Is your doctor an addict?

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The United States is synonymous with addiction.

In a given year, as many as 46.8 million (16.7%) Americans over the age of 12 are diagnosed with a substance use disorder. Doctors have never been busier – or more addicted to substances. They are not immune to the deathly grip of addiction. It is estimated that up to 15% of doctors are battling with drug and/or alcohol dependency. That means for every seven doctors, at least one of them is an addict. 

A recent report by American Addiction Centers shines a much-needed light on the many substances used and abused by physicians. Interestingly, different disciplines are associated with different types of substance abuse.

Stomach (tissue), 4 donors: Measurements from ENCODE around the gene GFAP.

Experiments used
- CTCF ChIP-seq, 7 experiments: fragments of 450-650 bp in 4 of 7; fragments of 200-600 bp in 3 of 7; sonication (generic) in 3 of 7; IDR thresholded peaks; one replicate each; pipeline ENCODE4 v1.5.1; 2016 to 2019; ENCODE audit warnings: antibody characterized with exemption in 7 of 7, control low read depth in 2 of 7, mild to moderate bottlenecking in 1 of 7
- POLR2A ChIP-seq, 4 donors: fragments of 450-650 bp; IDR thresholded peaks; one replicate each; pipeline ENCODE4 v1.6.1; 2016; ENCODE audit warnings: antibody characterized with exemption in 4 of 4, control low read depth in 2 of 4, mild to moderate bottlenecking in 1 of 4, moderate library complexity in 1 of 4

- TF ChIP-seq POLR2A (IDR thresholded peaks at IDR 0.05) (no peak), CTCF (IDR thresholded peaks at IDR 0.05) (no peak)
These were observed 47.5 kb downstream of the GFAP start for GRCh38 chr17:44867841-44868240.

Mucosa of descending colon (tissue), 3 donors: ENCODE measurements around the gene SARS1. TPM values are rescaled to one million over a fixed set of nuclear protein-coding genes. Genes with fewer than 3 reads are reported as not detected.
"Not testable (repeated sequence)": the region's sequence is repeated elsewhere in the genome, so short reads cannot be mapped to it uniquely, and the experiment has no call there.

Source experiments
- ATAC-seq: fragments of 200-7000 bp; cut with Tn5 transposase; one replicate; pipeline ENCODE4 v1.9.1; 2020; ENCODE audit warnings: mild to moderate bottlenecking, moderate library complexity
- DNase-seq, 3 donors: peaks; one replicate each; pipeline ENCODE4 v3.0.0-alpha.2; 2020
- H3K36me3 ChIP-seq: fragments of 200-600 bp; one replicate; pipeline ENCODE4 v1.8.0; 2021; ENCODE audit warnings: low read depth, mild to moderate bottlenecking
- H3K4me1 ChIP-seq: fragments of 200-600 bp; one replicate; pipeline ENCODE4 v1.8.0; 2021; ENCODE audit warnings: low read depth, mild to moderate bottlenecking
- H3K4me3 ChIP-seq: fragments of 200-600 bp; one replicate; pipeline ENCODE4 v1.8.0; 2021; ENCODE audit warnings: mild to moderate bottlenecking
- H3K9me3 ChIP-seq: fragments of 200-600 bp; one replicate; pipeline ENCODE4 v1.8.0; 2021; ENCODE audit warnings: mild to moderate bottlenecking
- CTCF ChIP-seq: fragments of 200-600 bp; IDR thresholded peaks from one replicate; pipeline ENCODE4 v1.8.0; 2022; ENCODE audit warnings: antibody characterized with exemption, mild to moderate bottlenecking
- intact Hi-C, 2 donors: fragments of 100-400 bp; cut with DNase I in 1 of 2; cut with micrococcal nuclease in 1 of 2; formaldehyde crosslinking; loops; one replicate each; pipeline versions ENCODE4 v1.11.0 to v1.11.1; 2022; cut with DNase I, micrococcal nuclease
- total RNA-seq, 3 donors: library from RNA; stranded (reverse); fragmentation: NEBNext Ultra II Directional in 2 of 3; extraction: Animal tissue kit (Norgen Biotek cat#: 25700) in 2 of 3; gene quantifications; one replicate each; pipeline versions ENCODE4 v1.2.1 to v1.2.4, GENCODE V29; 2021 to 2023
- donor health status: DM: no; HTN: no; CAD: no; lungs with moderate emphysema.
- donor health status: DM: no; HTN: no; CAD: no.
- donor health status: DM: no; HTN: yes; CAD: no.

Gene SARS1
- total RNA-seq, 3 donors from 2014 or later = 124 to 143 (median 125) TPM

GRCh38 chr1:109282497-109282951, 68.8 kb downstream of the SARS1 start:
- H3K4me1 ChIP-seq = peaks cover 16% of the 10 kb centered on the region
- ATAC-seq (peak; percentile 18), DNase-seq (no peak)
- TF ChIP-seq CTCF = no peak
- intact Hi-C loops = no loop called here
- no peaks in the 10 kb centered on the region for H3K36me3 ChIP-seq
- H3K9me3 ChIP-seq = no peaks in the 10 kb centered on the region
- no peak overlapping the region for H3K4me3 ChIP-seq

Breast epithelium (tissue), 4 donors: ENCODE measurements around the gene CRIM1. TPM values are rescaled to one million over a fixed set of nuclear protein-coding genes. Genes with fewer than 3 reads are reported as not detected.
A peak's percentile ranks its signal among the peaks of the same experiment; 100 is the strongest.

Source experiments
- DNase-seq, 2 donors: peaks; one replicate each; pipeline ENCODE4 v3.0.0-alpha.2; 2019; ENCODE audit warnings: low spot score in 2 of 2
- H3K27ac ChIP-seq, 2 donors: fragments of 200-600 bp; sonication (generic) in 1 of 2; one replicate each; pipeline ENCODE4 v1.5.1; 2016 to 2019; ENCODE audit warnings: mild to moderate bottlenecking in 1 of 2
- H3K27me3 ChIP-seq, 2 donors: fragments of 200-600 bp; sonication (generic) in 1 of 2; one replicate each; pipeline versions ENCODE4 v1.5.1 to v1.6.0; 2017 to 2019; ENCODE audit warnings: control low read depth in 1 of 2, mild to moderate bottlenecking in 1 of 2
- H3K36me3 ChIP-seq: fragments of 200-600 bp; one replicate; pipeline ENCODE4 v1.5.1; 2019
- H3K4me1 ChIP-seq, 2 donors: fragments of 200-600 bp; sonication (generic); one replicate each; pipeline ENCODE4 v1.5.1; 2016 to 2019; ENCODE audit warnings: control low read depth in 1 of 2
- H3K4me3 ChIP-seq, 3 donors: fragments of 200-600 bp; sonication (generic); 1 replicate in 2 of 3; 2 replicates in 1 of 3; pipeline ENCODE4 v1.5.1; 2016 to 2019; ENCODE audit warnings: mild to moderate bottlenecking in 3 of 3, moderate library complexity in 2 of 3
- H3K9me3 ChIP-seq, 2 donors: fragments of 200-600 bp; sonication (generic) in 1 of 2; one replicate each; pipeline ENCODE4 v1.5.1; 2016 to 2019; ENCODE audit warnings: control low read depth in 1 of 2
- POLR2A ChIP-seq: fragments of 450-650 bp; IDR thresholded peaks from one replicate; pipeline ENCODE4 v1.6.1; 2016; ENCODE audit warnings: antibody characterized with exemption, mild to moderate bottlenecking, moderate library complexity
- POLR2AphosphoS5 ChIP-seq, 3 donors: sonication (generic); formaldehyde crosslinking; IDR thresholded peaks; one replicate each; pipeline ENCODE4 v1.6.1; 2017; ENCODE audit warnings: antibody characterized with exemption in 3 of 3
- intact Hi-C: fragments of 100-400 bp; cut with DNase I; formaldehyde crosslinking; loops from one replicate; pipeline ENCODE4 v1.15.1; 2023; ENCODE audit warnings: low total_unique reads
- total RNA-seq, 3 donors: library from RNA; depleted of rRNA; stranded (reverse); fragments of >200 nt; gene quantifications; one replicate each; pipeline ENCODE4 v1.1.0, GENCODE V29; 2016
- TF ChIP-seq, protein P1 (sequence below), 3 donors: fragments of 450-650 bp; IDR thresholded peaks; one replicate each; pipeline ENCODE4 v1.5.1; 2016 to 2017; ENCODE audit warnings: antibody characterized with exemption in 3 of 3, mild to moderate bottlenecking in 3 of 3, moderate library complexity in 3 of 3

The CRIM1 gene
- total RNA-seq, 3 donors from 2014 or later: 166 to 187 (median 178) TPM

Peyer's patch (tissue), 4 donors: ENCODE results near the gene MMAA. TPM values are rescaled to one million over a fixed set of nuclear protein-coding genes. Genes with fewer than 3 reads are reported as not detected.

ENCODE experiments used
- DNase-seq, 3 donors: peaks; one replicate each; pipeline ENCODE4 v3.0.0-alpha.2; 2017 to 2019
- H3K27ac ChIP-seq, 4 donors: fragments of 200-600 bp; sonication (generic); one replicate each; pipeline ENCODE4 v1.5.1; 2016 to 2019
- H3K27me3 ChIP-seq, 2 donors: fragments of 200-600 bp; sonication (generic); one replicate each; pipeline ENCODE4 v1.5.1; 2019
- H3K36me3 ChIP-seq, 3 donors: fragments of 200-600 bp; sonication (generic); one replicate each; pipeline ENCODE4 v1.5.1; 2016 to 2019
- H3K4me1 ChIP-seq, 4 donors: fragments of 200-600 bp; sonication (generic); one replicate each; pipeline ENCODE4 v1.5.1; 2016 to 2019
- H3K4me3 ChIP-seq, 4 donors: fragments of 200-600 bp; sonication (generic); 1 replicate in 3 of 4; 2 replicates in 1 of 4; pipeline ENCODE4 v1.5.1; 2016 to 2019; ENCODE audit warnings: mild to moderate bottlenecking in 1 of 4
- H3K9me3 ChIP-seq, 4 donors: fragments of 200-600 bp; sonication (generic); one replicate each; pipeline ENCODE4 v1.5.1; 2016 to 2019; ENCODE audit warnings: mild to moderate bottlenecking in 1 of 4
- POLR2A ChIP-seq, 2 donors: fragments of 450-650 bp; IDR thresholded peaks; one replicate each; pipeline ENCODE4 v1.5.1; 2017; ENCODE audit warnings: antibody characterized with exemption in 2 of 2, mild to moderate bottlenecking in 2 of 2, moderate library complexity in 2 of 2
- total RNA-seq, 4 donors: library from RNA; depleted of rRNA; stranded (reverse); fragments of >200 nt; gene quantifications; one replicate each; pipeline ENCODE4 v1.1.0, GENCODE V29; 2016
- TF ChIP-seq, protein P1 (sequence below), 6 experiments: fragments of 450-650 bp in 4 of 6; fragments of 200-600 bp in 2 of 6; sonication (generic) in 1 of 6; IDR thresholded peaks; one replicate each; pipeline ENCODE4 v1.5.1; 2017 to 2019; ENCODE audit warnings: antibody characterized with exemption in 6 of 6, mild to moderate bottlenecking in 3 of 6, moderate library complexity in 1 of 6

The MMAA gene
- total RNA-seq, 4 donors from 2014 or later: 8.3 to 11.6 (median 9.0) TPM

A recent report by American Addiction Centers shines a much-needed light on the many substances used and abused by physicians. (iStock)

Take anesthesiologists, for example. Many who are addicted are typically hooked on potent intravenous opioids like fentanyl and sufentanil. These drugs are often taken from the workplace, sometimes from their own patients. 

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Several factors contribute to the high prevalence of drug abuse among anesthesiologists, including their close proximity to highly addictive substances in the operating room, the ease of diverting these drugs for personal consumption, and the stressful work environment they operate in. 

Additionally, according to the report, there is evidence suggesting that exposure to aerosolized intravenous anesthetics

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